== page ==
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User flow — the path to a successful purchase. The importance of user flows

How you like that:

User flow is relatively easy to define. It's a block diagram that visualizes a user's actions to achieve an objective or perform specific tasks using an application.

In other words, it's a graphic path that a user needs to follow to buy a product from an online store, for example.

The importance of user flow(s)

It would seem that user flow is an approach, a method, a tool that's not important. The more apparent issues, such as layout or color scheme, seem more critical. They're not the only ones. Designers often give higher priority status to information architecture as well. Usually, designing a smooth and intuitive user flow receives little attention. And it certainly deserves it.

Ignoring user flow isn't profitable. And this is definitely not a recommendable approach. Actually, ignoring user flow can be considered malpractice.

We can argue about what users expect most from an application or a website. Its ease of use, intuitiveness, and speed with which users can achieve objectives—these components make up the positive impressions—are always at the top of users' lists.

Even the prettiest, most visually pleasing application will not be enthusiastically received if its use is associated with difficulties or inconvenience. User flow is designed to avoid this kind of bad user experience.

Do you control the flows? Then let's get to work!

User flow: meaning and characteristics

In the subject literature, we can encounter several synonyms for user flow: UX flow, wire flow, UI flow, or IX flow. These terms have no additional meaning or content; they imply different labels for the same tool.

We already know what we're discussing, so let's elaborate on our central question: What is user flow? It's a visualization of a process. In other words, it's a user's path from the point of entry (e.g., a landing page) to the moment they complete the process (e.g., sending a query).

But it's not just about visualizing possible trajectories, but something more important. That is because user flow isn't a map — I will write more about this later in the article.

In the user's interaction with an application, speed (the time required to achieve an objective), understanding of action, its "logic," intuitiveness, and sense of flow—a subjective sense of fluidity, ease, and lack of effort—are fundamental matters.

The phenomenon and the corresponding concept of flow were introduced, researched, and developed by the American (of Hungarian origin) psychologist Mihaly Csikszentmihalyi.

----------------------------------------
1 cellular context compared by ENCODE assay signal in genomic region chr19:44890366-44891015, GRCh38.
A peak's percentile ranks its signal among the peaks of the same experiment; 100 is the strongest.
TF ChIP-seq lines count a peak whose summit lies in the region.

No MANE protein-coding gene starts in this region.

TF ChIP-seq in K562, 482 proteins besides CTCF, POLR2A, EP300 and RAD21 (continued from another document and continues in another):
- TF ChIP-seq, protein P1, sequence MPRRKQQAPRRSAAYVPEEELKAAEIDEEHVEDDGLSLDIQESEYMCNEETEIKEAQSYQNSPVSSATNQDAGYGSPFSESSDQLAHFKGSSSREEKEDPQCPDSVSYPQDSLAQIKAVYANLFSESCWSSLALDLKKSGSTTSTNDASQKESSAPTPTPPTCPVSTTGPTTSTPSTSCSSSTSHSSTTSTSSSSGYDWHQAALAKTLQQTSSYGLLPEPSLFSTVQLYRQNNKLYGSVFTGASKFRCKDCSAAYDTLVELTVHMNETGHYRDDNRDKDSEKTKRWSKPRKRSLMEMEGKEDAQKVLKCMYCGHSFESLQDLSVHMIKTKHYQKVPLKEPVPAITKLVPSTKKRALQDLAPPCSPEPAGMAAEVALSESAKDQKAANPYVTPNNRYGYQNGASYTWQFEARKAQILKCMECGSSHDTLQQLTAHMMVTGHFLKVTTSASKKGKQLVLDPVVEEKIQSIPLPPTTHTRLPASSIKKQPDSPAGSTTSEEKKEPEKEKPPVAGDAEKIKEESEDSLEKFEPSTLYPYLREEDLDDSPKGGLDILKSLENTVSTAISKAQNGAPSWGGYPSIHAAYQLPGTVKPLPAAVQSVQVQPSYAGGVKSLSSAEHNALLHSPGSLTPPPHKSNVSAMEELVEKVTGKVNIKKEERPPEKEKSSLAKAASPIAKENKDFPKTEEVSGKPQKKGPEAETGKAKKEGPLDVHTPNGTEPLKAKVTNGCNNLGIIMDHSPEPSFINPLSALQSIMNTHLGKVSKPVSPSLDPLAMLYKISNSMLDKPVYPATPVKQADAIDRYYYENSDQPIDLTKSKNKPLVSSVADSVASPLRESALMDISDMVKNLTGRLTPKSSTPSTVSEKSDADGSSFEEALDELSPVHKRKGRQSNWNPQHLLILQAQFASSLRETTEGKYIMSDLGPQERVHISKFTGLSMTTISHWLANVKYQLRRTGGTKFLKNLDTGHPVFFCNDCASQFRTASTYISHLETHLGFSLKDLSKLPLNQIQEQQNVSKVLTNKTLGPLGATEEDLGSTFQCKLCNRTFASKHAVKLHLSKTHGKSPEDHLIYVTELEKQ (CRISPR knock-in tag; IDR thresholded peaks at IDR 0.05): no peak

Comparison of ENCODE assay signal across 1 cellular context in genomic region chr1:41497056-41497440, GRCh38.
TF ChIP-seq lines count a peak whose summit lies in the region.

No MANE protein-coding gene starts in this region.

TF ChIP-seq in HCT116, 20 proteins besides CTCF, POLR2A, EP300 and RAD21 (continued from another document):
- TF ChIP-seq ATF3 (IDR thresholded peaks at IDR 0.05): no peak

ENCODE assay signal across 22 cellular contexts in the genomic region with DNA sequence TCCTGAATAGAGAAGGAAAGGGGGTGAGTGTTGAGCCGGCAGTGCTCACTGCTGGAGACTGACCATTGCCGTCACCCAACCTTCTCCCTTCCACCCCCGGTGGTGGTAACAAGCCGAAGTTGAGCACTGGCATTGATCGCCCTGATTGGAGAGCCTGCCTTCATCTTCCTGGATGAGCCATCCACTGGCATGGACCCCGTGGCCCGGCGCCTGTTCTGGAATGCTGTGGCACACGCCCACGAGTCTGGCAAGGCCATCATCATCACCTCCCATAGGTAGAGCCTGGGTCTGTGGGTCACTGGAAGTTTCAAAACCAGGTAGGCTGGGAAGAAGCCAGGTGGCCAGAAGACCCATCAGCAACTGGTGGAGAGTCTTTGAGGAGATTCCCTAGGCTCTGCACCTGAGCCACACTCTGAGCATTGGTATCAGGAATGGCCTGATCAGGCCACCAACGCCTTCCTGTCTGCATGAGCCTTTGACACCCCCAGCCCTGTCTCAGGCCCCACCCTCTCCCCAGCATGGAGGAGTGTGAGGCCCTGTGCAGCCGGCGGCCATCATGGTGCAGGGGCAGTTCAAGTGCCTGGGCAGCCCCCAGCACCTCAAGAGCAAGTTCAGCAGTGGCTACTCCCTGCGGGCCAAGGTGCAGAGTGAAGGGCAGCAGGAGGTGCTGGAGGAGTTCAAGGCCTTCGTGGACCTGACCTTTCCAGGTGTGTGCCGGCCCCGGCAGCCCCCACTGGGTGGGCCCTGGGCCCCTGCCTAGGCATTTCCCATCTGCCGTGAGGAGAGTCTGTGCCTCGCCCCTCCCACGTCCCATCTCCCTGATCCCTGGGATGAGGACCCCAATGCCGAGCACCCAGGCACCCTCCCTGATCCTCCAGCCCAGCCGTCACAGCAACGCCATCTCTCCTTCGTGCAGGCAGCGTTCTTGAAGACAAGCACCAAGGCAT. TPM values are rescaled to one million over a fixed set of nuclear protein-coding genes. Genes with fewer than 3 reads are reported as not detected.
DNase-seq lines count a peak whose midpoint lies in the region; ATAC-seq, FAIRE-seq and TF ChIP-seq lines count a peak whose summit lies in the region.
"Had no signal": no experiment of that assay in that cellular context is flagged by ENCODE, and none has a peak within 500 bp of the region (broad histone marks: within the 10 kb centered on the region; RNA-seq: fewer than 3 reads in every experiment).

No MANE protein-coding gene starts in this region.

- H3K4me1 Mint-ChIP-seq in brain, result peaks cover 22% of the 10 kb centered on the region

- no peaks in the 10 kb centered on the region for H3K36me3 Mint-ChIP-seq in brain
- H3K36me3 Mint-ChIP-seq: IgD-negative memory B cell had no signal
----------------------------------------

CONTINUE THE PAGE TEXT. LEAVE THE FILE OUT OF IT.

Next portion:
User flow book
Mihaly Csikszentmihalyi's book "Flow" has become a worldwide bestseller.

According to his view:

Many people use the metaphor of flow to describe the sense of effortless action they feel in moments that stand out as some of the best in their lives. Athletes describe it as being in the zone, religious mystics as being in ecstasy, and artists and musicians as an aesthetic rapture.

It's worth spending more time on this concept. Flow in user experience is essential. By the way, I'd like to add that we can read about this concept in Csikszentmihalyi's essay "Finding Flow."

Flow in user flow

When we relate this concept to user flow, we mean the state in which the user immerses themselves in the activities performed in an application, experiencing them as pleasant, seamless, and effortless.

User flow design aims to evoke positive and pleasant impressions, which is highly desirable in human contact with a digital product.

Positive impressions directly affect the conversion rate, which means many things, from higher revenues, profits, and spontaneous recommendations to more profound and longer-lasting customer loyalty. Is it worth bothering with user flow? As we can see, this is a somewhat rhetorical question.

User flow design is challenging because users can perform each task in multiple ways. That's why they all need to be visualized and optimized in terms of the impressions that they will leave at a given point along the path. Of course, it isn't about creating a map. User flow is not another name for the user journey map.

What is the difference between user flow and user journey map?

A user journey map and a customer journey map are much broader concepts that also refer to external experiences that aren't always closely related to the experiences an application triggers. It captures a user's emotions, problems, motivations, and "pains" in a broader context.

It serves to understand an app's unique position and role in its user's life. That's why it uses information on non-technical issues unrelated to the purpose of its use.

I don't want to elaborate on these issues and duplicate information here. I recommend reading our articles on the user journey and customer journey.